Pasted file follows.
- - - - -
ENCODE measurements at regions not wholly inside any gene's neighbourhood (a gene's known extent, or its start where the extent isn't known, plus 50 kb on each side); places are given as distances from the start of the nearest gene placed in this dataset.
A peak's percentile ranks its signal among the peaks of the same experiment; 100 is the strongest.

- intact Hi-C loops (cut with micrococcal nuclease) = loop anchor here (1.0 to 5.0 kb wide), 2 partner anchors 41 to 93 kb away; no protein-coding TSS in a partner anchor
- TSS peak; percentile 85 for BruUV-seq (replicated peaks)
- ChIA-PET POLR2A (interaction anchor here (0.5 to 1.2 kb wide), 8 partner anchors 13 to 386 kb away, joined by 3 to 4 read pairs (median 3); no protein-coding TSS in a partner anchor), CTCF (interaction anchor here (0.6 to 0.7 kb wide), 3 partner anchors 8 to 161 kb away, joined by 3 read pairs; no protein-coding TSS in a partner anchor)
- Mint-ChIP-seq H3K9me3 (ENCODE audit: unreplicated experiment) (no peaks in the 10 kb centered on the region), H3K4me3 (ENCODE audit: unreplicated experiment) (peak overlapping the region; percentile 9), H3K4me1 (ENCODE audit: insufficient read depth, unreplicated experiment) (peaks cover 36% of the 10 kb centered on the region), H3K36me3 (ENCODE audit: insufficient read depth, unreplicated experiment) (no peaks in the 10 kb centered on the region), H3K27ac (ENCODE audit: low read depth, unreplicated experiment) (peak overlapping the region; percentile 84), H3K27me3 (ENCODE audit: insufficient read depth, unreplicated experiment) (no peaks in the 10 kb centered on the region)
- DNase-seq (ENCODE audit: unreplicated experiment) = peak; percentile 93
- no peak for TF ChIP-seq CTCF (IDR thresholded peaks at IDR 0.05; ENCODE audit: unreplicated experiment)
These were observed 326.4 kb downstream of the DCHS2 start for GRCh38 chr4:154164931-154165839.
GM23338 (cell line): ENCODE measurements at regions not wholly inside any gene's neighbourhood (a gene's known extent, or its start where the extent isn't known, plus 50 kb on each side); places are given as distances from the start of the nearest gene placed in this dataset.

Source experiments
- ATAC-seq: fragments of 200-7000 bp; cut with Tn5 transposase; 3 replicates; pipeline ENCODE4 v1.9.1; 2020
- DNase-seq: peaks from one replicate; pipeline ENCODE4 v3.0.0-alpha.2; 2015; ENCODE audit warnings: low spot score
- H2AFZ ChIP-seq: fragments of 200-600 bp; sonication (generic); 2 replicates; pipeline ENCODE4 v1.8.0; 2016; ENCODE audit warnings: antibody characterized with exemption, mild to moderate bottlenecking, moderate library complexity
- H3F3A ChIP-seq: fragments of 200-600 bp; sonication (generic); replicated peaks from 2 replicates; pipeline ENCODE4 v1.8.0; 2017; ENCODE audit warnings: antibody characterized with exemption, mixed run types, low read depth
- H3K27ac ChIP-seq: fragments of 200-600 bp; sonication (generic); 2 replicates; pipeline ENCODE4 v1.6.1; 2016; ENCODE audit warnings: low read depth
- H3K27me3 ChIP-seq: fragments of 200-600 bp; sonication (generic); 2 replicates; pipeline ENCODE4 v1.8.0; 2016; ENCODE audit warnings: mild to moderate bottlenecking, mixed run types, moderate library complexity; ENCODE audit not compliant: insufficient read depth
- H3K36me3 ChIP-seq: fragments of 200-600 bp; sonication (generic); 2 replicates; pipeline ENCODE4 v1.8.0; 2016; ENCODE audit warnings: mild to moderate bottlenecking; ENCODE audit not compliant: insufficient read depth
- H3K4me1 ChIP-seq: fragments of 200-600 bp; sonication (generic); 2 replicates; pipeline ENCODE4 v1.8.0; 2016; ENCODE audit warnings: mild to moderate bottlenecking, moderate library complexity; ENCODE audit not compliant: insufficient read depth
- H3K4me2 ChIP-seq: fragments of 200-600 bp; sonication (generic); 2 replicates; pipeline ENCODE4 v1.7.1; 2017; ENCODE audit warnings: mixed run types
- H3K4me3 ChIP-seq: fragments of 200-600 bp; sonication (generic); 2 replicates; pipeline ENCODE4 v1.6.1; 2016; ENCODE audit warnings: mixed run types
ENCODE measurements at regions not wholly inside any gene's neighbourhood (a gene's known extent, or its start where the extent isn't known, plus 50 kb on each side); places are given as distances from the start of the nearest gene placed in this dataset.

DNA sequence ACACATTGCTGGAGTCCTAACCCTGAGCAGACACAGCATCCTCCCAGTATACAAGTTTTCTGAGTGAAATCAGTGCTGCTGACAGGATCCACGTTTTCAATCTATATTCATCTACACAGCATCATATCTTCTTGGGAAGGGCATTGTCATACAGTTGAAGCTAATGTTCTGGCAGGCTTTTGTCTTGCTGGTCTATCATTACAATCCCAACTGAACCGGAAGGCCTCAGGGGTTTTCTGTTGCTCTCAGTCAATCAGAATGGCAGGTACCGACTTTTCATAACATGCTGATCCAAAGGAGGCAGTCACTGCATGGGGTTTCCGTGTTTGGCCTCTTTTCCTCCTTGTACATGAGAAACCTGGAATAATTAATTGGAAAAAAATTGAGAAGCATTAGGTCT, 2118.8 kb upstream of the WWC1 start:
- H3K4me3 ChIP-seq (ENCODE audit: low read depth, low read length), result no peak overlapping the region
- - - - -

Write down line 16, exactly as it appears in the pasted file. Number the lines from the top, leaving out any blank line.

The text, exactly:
- H3K27ac ChIP-seq: fragments of 200-600 bp; sonication (generic); 2 replicates; pipeline ENCODE4 v1.6.1; 2016; ENCODE audit warnings: low read depth